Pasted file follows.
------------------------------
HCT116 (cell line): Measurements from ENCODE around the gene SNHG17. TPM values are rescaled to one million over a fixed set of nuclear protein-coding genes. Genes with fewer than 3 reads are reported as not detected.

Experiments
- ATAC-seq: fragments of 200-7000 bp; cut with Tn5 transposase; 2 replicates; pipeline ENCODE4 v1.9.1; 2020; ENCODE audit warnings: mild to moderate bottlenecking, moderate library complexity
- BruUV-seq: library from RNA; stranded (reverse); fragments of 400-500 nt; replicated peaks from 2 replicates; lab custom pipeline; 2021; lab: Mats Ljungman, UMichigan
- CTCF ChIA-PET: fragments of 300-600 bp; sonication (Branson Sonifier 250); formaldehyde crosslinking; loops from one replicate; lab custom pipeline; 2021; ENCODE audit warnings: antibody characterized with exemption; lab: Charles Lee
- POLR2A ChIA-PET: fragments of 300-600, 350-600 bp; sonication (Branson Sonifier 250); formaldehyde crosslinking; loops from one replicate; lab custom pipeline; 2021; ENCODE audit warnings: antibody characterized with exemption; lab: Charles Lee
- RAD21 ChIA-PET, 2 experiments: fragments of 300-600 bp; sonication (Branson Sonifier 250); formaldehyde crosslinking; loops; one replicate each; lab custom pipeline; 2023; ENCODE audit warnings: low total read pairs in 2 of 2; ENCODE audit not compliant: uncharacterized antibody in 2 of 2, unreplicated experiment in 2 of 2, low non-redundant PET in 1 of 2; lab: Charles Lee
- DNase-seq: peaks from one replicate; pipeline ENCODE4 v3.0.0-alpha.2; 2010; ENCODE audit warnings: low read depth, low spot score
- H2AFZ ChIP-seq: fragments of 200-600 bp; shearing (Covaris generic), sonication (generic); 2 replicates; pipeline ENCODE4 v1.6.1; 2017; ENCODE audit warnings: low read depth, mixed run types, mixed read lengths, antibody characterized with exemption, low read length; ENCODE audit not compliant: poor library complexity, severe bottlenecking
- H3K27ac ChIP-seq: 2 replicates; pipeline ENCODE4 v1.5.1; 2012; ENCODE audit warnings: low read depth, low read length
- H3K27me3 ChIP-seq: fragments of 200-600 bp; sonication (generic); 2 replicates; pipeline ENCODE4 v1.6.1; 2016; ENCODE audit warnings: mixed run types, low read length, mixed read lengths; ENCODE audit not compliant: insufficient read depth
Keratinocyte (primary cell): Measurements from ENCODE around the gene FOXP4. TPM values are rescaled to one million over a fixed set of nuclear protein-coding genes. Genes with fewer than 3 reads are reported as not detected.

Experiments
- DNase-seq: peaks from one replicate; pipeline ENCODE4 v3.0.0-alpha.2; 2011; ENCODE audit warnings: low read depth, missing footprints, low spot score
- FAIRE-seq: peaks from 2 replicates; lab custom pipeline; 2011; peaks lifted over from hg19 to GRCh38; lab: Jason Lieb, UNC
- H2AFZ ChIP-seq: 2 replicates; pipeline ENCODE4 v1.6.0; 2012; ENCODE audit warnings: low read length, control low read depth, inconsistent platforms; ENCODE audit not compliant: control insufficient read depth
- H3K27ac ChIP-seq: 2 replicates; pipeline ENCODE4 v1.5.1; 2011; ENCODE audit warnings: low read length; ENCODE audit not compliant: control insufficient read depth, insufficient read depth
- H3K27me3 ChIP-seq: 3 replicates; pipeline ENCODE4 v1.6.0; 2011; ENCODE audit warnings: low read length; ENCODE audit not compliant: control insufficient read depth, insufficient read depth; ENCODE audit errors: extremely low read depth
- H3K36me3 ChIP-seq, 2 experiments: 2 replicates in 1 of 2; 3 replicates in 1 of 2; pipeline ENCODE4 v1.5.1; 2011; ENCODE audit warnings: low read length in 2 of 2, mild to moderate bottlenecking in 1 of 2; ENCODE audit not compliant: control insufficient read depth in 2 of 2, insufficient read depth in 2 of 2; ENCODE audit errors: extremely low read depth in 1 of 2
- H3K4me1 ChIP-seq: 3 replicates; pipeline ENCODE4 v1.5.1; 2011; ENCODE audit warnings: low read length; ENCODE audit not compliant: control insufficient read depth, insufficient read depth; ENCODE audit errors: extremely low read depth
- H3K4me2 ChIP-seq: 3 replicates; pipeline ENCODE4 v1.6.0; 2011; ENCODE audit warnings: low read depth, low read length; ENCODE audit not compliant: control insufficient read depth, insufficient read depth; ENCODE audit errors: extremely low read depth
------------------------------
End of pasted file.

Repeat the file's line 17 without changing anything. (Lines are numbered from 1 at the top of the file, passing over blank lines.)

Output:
- H3K27ac ChIP-seq: 2 replicates; pipeline ENCODE4 v1.5.1; 2011; ENCODE audit warnings: low read length; ENCODE audit not compliant: control insufficient read depth, insufficient read depth